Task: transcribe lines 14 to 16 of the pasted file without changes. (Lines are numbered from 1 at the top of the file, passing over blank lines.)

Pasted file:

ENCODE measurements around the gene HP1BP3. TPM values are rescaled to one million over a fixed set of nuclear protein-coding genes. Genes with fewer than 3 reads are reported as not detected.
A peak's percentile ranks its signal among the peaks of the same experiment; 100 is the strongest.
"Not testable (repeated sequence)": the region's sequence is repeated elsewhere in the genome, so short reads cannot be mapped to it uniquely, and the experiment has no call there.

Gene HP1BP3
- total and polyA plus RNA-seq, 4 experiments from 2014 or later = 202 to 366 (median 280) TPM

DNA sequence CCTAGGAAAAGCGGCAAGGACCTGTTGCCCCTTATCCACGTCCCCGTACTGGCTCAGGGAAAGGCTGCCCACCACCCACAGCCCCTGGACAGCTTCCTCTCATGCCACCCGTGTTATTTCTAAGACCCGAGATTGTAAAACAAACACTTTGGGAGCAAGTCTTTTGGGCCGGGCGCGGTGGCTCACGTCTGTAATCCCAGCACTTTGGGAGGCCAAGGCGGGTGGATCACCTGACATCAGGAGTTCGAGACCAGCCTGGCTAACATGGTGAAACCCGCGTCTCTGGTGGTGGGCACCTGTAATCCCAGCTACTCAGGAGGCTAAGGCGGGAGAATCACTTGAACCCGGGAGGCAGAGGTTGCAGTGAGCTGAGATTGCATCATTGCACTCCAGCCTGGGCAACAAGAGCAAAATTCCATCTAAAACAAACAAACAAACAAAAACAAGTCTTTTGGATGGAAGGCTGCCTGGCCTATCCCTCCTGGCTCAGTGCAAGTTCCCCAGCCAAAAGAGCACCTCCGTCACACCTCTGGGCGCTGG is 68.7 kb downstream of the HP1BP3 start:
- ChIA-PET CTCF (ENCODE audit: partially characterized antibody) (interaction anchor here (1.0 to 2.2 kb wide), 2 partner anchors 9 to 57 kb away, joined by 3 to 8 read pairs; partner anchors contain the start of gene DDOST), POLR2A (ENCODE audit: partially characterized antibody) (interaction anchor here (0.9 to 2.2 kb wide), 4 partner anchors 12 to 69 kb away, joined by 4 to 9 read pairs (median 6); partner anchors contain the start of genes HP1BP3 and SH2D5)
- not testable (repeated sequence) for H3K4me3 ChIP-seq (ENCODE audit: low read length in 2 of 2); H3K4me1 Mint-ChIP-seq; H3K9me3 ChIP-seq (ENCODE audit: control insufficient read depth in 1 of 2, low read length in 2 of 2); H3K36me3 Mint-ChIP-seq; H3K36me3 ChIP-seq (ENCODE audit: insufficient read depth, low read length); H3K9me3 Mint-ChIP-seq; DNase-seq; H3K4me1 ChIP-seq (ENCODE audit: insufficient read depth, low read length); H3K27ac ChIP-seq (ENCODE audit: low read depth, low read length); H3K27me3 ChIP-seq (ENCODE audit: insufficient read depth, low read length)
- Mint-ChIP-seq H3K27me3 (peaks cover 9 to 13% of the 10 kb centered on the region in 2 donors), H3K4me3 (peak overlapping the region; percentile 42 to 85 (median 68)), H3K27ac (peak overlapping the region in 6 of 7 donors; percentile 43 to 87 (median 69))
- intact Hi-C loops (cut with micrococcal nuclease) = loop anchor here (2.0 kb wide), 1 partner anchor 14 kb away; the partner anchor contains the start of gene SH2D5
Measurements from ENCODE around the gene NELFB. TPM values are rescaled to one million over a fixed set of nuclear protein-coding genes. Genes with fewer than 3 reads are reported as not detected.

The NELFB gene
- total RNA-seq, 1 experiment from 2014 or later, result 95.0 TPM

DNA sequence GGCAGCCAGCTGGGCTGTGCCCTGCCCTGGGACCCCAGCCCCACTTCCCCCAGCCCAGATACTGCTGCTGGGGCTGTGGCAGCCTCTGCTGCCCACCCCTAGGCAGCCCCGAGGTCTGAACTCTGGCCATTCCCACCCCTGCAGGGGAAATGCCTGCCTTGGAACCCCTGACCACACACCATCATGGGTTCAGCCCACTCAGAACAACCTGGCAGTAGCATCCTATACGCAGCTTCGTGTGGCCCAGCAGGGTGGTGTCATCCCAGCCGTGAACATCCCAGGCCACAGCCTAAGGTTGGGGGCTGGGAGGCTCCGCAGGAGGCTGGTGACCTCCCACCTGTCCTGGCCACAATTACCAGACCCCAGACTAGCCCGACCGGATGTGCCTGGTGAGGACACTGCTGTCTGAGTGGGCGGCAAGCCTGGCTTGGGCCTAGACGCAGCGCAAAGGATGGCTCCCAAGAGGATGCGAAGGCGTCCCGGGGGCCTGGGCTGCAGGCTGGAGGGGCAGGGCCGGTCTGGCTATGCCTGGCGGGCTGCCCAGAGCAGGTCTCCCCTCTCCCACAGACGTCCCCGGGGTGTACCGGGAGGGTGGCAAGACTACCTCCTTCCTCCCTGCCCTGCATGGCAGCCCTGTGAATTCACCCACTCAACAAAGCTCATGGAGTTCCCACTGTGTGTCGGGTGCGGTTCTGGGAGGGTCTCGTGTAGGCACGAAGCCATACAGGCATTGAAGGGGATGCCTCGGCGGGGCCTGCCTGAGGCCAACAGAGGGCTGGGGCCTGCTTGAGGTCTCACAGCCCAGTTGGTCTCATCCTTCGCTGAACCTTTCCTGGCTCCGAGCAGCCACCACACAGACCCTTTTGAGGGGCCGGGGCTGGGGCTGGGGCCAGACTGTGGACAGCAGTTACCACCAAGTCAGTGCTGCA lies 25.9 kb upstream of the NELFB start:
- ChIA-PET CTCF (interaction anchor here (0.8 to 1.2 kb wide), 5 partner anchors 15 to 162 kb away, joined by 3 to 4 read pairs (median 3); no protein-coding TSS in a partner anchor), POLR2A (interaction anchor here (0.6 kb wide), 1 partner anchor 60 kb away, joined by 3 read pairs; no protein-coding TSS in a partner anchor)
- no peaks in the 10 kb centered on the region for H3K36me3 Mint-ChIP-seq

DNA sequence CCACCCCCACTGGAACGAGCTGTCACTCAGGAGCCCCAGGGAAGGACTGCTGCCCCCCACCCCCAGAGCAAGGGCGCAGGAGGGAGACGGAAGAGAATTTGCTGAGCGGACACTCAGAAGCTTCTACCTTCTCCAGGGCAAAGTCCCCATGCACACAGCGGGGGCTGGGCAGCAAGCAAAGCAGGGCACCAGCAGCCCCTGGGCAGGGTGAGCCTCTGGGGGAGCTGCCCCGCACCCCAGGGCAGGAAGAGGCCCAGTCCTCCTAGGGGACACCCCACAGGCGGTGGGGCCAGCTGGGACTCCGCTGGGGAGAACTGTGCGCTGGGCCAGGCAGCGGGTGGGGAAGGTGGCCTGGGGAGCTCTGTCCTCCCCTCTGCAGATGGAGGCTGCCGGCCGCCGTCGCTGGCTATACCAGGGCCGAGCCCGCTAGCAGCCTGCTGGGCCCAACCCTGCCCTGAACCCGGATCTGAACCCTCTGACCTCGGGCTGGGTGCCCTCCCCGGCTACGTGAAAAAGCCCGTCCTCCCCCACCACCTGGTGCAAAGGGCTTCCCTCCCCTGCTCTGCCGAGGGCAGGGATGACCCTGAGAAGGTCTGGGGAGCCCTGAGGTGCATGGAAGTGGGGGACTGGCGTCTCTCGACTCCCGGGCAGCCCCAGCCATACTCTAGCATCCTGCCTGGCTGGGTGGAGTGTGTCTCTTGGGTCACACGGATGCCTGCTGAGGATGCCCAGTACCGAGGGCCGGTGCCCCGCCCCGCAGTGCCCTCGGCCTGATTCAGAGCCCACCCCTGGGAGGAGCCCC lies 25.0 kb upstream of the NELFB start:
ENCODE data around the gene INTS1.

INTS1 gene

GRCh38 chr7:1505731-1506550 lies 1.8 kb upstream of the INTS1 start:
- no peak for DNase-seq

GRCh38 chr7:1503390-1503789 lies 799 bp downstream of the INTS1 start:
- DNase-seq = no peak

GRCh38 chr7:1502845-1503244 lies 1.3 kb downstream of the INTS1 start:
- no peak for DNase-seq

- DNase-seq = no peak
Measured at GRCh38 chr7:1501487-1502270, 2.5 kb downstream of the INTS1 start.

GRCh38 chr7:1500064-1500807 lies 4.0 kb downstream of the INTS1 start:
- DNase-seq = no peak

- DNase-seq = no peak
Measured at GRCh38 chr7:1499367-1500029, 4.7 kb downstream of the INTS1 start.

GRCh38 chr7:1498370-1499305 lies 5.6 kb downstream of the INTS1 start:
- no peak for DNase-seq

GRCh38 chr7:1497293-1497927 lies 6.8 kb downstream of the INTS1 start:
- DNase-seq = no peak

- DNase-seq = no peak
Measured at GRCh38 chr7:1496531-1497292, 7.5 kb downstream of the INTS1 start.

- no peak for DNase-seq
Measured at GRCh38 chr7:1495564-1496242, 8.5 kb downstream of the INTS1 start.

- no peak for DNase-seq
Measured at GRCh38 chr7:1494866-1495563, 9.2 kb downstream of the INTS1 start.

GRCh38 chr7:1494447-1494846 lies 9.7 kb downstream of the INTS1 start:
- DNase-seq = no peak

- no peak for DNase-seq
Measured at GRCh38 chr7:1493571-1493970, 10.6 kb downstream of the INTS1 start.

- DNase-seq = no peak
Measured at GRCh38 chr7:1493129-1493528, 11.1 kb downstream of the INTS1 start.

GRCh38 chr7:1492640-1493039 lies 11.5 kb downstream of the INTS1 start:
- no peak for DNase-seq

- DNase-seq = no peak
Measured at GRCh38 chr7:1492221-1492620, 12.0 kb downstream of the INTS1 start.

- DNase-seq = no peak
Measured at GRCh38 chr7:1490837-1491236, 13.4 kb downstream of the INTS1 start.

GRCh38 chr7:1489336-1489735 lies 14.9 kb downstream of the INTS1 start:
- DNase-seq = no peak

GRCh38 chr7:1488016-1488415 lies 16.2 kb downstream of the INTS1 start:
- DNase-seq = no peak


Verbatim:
DNA sequence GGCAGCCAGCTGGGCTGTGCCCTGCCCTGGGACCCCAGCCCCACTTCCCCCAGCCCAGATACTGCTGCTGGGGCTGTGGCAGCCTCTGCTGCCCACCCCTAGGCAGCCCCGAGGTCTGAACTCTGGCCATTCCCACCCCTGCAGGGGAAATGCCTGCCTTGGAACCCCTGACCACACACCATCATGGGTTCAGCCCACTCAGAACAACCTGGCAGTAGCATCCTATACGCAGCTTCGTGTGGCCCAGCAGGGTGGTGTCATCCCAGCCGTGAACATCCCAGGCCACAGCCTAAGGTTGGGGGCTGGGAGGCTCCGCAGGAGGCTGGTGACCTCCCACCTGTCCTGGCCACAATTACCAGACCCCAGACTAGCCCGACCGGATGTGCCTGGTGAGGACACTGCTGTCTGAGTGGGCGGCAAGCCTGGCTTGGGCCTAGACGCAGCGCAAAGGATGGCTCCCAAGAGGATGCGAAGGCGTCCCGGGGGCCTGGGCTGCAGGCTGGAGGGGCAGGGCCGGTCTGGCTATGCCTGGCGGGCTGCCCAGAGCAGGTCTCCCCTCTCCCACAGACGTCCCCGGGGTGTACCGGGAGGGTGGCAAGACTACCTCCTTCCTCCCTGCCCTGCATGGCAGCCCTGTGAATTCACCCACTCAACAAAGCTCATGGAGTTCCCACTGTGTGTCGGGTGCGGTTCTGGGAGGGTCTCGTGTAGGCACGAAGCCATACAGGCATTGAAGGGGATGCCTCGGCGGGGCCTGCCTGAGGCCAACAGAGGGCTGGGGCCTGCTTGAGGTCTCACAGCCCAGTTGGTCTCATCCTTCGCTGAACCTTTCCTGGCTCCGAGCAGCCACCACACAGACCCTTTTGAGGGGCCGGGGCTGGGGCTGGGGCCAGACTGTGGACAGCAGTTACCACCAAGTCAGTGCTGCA lies 25.9 kb upstream of the NELFB start:
- ChIA-PET CTCF (interaction anchor here (0.8 to 1.2 kb wide), 5 partner anchors 15 to 162 kb away, joined by 3 to 4 read pairs (median 3); no protein-coding TSS in a partner anchor), POLR2A (interaction anchor here (0.6 kb wide), 1 partner anchor 60 kb away, joined by 3 read pairs; no protein-coding TSS in a partner anchor)
- no peaks in the 10 kb centered on the region for H3K36me3 Mint-ChIP-seq